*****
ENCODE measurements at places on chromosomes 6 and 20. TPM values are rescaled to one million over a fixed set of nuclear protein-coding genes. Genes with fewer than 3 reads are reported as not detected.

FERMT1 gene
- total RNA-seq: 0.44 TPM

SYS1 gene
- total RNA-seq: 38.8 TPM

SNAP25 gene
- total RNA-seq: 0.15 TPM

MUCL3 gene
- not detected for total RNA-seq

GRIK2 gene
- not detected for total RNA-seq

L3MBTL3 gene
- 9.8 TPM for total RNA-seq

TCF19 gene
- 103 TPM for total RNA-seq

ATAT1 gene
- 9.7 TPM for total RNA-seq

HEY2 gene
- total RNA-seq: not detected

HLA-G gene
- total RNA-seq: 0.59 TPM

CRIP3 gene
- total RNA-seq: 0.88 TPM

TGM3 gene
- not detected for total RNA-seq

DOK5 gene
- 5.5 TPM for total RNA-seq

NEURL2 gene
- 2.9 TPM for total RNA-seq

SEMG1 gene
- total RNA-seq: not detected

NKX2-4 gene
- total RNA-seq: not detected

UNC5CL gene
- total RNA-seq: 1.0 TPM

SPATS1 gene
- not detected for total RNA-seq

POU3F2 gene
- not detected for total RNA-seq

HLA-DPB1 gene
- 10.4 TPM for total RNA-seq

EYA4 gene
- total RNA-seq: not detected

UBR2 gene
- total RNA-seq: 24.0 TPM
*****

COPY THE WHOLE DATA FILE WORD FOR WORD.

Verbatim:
ENCODE measurements at places on chromosomes 6 and 20. TPM values are rescaled to one million over a fixed set of nuclear protein-coding genes. Genes with fewer than 3 reads are reported as not detected.

FERMT1 gene
- total RNA-seq: 0.44 TPM

SYS1 gene
- total RNA-seq: 38.8 TPM

SNAP25 gene
- total RNA-seq: 0.15 TPM

MUCL3 gene
- not detected for total RNA-seq

GRIK2 gene
- not detected for total RNA-seq

L3MBTL3 gene
- 9.8 TPM for total RNA-seq

TCF19 gene
- 103 TPM for total RNA-seq

ATAT1 gene
- 9.7 TPM for total RNA-seq

HEY2 gene
- total RNA-seq: not detected

HLA-G gene
- total RNA-seq: 0.59 TPM

CRIP3 gene
- total RNA-seq: 0.88 TPM

TGM3 gene
- not detected for total RNA-seq

DOK5 gene
- 5.5 TPM for total RNA-seq

NEURL2 gene
- 2.9 TPM for total RNA-seq

SEMG1 gene
- total RNA-seq: not detected

NKX2-4 gene
- total RNA-seq: not detected

UNC5CL gene
- total RNA-seq: 1.0 TPM

SPATS1 gene
- not detected for total RNA-seq

POU3F2 gene
- not detected for total RNA-seq

HLA-DPB1 gene
- 10.4 TPM for total RNA-seq

EYA4 gene
- total RNA-seq: not detected

UBR2 gene
- total RNA-seq: 24.0 TPM